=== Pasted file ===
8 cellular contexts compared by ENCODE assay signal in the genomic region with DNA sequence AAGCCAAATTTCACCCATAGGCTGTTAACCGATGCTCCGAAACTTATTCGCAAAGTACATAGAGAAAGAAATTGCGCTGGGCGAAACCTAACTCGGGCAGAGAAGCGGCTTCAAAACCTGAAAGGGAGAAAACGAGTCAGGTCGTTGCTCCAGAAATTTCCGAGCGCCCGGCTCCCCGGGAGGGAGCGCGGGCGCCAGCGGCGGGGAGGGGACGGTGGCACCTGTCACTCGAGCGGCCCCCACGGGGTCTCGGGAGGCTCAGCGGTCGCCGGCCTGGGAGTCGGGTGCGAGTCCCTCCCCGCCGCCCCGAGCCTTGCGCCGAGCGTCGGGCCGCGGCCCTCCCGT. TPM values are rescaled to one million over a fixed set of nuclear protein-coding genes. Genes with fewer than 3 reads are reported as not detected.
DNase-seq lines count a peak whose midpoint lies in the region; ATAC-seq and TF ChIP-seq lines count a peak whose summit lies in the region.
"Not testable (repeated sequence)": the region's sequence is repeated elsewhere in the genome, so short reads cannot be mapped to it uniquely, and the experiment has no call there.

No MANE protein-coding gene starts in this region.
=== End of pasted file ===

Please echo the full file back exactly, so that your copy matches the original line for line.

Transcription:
8 cellular contexts compared by ENCODE assay signal in the genomic region with DNA sequence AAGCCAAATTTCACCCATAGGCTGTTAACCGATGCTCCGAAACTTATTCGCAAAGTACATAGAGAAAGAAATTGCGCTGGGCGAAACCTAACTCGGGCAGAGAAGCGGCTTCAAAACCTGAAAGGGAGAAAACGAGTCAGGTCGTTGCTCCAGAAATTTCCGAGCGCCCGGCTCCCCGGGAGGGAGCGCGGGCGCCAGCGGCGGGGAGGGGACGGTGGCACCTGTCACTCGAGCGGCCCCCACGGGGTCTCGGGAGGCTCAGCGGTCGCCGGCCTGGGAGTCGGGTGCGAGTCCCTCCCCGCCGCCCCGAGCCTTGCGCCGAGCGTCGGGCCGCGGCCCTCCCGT. TPM values are rescaled to one million over a fixed set of nuclear protein-coding genes. Genes with fewer than 3 reads are reported as not detected.
DNase-seq lines count a peak whose midpoint lies in the region; ATAC-seq and TF ChIP-seq lines count a peak whose summit lies in the region.
"Not testable (repeated sequence)": the region's sequence is repeated elsewhere in the genome, so short reads cannot be mapped to it uniquely, and the experiment has no call there.

No MANE protein-coding gene starts in this region.